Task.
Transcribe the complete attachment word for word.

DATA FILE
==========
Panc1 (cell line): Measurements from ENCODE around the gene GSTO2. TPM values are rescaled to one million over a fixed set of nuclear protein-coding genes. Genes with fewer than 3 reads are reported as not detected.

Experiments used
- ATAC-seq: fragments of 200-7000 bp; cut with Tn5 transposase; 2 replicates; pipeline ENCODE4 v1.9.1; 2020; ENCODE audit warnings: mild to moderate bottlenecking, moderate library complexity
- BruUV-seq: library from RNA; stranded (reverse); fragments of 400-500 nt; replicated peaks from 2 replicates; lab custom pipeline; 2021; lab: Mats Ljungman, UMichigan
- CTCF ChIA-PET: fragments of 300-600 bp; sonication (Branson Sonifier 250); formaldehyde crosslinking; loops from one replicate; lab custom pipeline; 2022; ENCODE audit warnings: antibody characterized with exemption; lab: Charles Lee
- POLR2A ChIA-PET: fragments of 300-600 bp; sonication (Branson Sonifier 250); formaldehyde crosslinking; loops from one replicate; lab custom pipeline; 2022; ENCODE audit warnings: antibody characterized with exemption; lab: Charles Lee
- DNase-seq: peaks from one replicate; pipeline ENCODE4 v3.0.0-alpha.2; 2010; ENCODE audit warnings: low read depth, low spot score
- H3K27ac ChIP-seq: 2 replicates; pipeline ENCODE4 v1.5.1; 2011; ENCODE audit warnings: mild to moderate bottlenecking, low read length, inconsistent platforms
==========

Panc1 (cell line): Measurements from ENCODE around the gene GSTO2. TPM values are rescaled to one million over a fixed set of nuclear protein-coding genes. Genes with fewer than 3 reads are reported as not detected.

Experiments used
- ATAC-seq: fragments of 200-7000 bp; cut with Tn5 transposase; 2 replicates; pipeline ENCODE4 v1.9.1; 2020; ENCODE audit warnings: mild to moderate bottlenecking, moderate library complexity
- BruUV-seq: library from RNA; stranded (reverse); fragments of 400-500 nt; replicated peaks from 2 replicates; lab custom pipeline; 2021; lab: Mats Ljungman, UMichigan
- CTCF ChIA-PET: fragments of 300-600 bp; sonication (Branson Sonifier 250); formaldehyde crosslinking; loops from one replicate; lab custom pipeline; 2022; ENCODE audit warnings: antibody characterized with exemption; lab: Charles Lee
- POLR2A ChIA-PET: fragments of 300-600 bp; sonication (Branson Sonifier 250); formaldehyde crosslinking; loops from one replicate; lab custom pipeline; 2022; ENCODE audit warnings: antibody characterized with exemption; lab: Charles Lee
- DNase-seq: peaks from one replicate; pipeline ENCODE4 v3.0.0-alpha.2; 2010; ENCODE audit warnings: low read depth, low spot score
- H3K27ac ChIP-seq: 2 replicates; pipeline ENCODE4 v1.5.1; 2011; ENCODE audit warnings: mild to moderate bottlenecking, low read length, inconsistent platforms